The new DFT president, Steve Conn, called today’s meeting for teachers “to voice their concerns about rebuilding the union and saving public education.” The way forward for teachers is not “rebuilding the DFT,” a thoroughly pro-capitalist, corrupt institution, but organizing a struggle based on an entirely new political perspective and program.
While the vote for Conn reflected the disgust of teachers for the repeated betrayals of the DFT leadership, his record shows he too is wedded to the DFT apparatus and is opposed to a political struggle against the Democratic Party, which has led the attack on public education and teachers in Detroit.
Teachers should be forewarned that Conn has long sought to limit the struggles of teachers to impotent protest, safely within the confines of the Democratic Party. From the strikes in 1999 and 2006 to his collaboration with former DFT President Keith Johnson to block a strike in 2009 by agreeing to a 60-day contract extension, Conn’s insistence that trade union actions were all that teachers needed to defend their jobs and public education has led to a dead end.
The various factions led by Conn, from the Membership Action Caucus to the Equal Opportunity Now/By Any Means Necessary group, have concealed the class forces at work, claiming that the attacks on public education were “racist.” In Detroit, however, this assault has been overseen by African American Democrats: emergency managers Roy Roberts and Robert Bobb; mayors Archer, Kilpatrick and Bing; and, at the highest level, by Barack Obama.
The systematic destruction of education is not the result of “misguided” or “mistaken” policies—which can be stopped through protests or even strikes whose aim is to persuade the powers-that-be. Instead it is the deliberate policy of the entire ruling class, which is driven by the crisis of the capitalist system and its insatiable drive for self-enrichment to take back every achievement ever won by the working class, from health care and pensions, to public education, Social Security and Medicaid.
The DFT has worked, hand in glove, in the destruction of public education in Detroit. It is not accountable in any way to the working class but functions as a tool of the corporations and the government. The Socialist Equality Party urges teachers to break with the DFT and organize new forms of struggle, including rank-and-file committees and neighborhood committees to fight school closings and budget cuts, free from the influence of the unions and the Democratic Party.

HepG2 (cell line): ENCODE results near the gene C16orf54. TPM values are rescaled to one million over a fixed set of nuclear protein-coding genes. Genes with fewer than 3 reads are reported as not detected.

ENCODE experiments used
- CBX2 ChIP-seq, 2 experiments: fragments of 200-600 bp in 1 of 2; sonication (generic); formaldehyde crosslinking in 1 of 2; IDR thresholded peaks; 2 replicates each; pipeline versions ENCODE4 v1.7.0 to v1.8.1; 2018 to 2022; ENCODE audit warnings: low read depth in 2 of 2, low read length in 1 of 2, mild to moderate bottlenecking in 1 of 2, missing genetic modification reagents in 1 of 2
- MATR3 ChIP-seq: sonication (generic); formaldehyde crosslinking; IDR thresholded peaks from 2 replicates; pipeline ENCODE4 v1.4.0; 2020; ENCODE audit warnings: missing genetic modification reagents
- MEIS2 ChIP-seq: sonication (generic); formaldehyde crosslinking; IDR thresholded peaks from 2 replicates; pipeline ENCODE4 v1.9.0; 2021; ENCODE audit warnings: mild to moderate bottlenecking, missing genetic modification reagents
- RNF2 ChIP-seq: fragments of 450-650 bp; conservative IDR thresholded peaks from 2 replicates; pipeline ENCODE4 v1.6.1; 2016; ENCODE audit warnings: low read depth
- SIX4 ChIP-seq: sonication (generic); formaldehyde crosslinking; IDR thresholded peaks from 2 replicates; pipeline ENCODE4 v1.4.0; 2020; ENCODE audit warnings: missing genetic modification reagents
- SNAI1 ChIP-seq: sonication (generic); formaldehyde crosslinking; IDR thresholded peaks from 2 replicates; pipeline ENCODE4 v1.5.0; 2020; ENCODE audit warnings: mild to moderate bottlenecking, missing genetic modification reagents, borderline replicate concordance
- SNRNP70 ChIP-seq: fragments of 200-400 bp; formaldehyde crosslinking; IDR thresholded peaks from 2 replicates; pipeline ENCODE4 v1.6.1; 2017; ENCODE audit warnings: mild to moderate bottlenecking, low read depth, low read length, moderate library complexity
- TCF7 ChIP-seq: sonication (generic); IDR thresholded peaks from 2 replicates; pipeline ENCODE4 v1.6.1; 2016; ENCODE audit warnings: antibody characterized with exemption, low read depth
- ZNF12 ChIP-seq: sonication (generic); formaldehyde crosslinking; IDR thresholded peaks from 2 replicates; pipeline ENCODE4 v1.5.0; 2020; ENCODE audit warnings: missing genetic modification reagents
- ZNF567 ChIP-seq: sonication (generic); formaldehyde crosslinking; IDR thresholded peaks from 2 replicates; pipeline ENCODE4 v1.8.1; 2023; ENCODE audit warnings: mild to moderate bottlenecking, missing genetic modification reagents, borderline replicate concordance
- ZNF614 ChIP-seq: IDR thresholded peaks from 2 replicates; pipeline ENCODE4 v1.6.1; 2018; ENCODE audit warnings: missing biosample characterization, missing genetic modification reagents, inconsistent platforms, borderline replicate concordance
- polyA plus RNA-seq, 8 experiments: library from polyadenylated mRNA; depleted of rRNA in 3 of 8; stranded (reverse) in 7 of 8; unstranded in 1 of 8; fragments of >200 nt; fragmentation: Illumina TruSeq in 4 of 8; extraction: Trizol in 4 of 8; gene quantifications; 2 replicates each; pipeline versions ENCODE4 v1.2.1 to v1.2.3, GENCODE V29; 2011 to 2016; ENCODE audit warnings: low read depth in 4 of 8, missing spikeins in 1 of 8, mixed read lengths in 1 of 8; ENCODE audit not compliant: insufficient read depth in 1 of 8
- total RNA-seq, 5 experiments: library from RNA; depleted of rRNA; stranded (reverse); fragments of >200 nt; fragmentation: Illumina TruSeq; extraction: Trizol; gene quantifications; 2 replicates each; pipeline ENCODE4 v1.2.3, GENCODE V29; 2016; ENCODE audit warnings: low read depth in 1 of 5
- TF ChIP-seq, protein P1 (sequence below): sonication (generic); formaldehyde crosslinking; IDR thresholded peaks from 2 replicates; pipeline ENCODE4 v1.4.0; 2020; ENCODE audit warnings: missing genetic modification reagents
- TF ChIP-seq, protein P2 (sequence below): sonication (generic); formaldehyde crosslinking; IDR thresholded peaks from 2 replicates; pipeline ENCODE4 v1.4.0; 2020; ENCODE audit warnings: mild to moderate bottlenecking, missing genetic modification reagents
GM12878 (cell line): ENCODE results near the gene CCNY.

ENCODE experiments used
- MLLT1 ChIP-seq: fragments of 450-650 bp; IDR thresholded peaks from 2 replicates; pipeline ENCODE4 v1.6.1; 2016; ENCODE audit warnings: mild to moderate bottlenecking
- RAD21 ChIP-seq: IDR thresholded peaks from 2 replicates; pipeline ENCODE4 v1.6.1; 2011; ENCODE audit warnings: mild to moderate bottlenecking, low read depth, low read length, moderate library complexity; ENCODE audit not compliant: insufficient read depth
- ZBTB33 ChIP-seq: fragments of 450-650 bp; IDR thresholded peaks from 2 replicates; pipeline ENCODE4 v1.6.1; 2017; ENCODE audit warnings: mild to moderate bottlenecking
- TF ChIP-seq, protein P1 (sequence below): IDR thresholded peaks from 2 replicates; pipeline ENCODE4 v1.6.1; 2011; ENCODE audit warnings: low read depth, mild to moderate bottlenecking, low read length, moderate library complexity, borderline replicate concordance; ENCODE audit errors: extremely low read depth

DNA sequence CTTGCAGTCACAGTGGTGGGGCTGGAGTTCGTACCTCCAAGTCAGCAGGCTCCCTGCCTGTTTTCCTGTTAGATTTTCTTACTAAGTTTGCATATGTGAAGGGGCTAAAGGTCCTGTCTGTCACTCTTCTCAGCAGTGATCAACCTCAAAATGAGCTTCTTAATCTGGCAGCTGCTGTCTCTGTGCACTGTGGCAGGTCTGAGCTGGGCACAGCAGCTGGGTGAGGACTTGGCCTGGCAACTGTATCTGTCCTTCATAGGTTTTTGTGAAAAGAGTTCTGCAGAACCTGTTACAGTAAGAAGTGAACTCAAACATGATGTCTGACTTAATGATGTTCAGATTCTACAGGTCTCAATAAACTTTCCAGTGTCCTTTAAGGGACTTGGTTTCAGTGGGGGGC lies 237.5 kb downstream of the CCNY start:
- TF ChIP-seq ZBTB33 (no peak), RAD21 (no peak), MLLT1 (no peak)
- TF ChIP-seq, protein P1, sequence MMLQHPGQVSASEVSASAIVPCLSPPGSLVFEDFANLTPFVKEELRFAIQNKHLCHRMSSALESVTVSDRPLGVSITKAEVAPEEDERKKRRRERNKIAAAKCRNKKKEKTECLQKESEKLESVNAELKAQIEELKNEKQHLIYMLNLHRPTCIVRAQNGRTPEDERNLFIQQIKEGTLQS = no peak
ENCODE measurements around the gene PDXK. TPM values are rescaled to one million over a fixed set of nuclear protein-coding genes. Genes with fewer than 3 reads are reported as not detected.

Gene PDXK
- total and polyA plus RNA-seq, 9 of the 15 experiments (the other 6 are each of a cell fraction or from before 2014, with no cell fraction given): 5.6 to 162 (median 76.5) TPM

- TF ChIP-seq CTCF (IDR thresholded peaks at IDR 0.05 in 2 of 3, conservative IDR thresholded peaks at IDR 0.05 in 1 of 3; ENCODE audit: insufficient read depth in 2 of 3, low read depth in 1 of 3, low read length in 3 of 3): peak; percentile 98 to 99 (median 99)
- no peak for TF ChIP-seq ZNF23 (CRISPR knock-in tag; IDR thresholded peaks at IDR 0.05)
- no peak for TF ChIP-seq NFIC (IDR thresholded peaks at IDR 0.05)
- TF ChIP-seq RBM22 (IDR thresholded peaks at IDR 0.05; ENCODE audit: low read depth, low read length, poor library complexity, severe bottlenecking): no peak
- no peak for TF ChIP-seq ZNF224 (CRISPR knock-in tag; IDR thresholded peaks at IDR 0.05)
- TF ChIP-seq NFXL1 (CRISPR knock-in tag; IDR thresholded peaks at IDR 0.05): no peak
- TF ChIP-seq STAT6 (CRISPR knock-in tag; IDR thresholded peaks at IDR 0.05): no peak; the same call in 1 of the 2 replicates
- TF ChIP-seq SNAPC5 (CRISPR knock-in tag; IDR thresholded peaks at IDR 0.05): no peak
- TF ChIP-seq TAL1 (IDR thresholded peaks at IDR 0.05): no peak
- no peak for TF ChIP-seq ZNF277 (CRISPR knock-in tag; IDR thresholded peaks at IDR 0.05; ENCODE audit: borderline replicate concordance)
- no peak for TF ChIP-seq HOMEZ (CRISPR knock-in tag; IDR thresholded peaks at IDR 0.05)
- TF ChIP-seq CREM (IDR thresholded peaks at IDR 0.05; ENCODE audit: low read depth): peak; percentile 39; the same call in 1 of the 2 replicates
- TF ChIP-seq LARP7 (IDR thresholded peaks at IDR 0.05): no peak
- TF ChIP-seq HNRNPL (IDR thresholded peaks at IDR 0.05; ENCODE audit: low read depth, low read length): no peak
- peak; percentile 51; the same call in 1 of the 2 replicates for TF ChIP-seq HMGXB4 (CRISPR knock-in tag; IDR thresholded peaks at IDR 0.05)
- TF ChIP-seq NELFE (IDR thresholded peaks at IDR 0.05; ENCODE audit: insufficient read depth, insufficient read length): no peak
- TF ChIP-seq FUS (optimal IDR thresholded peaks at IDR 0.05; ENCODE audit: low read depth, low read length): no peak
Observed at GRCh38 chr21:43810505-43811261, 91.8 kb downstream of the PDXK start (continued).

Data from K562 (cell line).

Militant struggle is needed, including strikes and mass protests. But such struggles must be guided by a clear political perspective and strategy. This must be based on the fight for the working class to take political power, break the grip of the financial oligarchy and radically redistribute society’s wealth.
The claim that there is “no money” for education, decent wages or other socially necessary pursuits is a lie. Trillions have been used to bail out banks, enrich executives and stock market investors and fund criminal wars. The resources exist to eradicate poverty, vastly improve public education and guarantee a decent future for the next generation, but to obtain them the working class must seize the ill-gotten gains of the financial criminals, nationalize the major corporations and take control of the wealth workers produce.
This is the fight for socialism. The Socialist Equality Party is fighting to build the revolutionary leadership to carry out this struggle. We call on all teachers looking for a way forward to contact and join the Socialist Equality Party.